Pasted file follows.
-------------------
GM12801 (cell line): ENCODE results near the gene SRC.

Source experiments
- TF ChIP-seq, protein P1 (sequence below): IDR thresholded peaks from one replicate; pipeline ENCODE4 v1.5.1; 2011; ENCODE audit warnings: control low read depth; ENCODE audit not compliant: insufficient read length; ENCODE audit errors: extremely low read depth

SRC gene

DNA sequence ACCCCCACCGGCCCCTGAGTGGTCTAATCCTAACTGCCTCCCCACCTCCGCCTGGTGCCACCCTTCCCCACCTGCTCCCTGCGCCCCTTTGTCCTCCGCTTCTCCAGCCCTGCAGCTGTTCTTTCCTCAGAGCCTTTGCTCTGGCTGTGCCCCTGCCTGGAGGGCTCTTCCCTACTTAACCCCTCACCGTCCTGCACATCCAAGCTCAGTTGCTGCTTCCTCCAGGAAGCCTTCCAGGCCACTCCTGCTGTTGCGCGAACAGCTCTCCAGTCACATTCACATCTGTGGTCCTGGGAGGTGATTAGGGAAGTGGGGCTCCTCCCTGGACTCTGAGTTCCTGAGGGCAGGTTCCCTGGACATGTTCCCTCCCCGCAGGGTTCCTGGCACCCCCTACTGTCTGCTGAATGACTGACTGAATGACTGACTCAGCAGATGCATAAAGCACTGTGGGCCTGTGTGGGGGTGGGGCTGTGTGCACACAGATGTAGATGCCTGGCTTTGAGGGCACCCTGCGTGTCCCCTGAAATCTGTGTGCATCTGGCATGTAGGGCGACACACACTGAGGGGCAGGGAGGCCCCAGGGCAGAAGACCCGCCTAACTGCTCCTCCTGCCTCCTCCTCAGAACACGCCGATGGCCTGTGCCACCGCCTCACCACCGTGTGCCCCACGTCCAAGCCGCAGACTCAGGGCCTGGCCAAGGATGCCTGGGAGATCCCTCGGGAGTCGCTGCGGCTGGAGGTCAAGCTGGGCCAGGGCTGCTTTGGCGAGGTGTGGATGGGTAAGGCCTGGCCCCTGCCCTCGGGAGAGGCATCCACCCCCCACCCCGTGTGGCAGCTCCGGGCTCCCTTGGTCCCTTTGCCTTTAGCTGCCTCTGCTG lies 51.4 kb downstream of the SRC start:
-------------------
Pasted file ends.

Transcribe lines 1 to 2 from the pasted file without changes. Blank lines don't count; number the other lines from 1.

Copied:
GM12801 (cell line): ENCODE results near the gene SRC.

Source experiments